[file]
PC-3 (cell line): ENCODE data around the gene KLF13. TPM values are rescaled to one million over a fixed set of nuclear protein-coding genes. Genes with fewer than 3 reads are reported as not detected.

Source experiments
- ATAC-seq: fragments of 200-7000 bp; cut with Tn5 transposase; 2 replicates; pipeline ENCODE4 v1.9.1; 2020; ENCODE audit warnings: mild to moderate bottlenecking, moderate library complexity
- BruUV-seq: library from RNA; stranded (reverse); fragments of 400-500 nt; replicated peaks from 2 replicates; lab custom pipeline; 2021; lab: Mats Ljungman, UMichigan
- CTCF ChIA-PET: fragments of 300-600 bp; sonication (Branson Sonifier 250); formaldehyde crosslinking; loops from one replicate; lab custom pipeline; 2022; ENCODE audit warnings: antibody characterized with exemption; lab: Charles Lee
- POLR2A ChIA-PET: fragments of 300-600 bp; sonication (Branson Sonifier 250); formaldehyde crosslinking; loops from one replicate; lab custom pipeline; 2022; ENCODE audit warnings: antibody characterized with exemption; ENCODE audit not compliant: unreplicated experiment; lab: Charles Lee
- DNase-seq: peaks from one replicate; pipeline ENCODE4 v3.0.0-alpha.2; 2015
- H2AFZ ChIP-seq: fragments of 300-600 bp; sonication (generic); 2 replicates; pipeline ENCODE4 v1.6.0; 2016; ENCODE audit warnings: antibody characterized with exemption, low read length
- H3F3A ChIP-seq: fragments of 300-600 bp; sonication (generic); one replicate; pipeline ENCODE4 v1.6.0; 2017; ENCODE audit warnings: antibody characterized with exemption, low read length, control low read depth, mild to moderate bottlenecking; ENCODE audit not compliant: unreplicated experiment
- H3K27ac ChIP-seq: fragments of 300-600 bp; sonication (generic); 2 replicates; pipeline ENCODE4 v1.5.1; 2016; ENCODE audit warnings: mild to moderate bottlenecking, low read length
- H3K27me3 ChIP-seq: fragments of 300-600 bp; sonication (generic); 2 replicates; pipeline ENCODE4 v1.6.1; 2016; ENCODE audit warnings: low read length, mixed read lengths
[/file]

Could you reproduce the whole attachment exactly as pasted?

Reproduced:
PC-3 (cell line): ENCODE data around the gene KLF13. TPM values are rescaled to one million over a fixed set of nuclear protein-coding genes. Genes with fewer than 3 reads are reported as not detected.

Source experiments
- ATAC-seq: fragments of 200-7000 bp; cut with Tn5 transposase; 2 replicates; pipeline ENCODE4 v1.9.1; 2020; ENCODE audit warnings: mild to moderate bottlenecking, moderate library complexity
- BruUV-seq: library from RNA; stranded (reverse); fragments of 400-500 nt; replicated peaks from 2 replicates; lab custom pipeline; 2021; lab: Mats Ljungman, UMichigan
- CTCF ChIA-PET: fragments of 300-600 bp; sonication (Branson Sonifier 250); formaldehyde crosslinking; loops from one replicate; lab custom pipeline; 2022; ENCODE audit warnings: antibody characterized with exemption; lab: Charles Lee
- POLR2A ChIA-PET: fragments of 300-600 bp; sonication (Branson Sonifier 250); formaldehyde crosslinking; loops from one replicate; lab custom pipeline; 2022; ENCODE audit warnings: antibody characterized with exemption; ENCODE audit not compliant: unreplicated experiment; lab: Charles Lee
- DNase-seq: peaks from one replicate; pipeline ENCODE4 v3.0.0-alpha.2; 2015
- H2AFZ ChIP-seq: fragments of 300-600 bp; sonication (generic); 2 replicates; pipeline ENCODE4 v1.6.0; 2016; ENCODE audit warnings: antibody characterized with exemption, low read length
- H3F3A ChIP-seq: fragments of 300-600 bp; sonication (generic); one replicate; pipeline ENCODE4 v1.6.0; 2017; ENCODE audit warnings: antibody characterized with exemption, low read length, control low read depth, mild to moderate bottlenecking; ENCODE audit not compliant: unreplicated experiment
- H3K27ac ChIP-seq: fragments of 300-600 bp; sonication (generic); 2 replicates; pipeline ENCODE4 v1.5.1; 2016; ENCODE audit warnings: mild to moderate bottlenecking, low read length
- H3K27me3 ChIP-seq: fragments of 300-600 bp; sonication (generic); 2 replicates; pipeline ENCODE4 v1.6.1; 2016; ENCODE audit warnings: low read length, mixed read lengths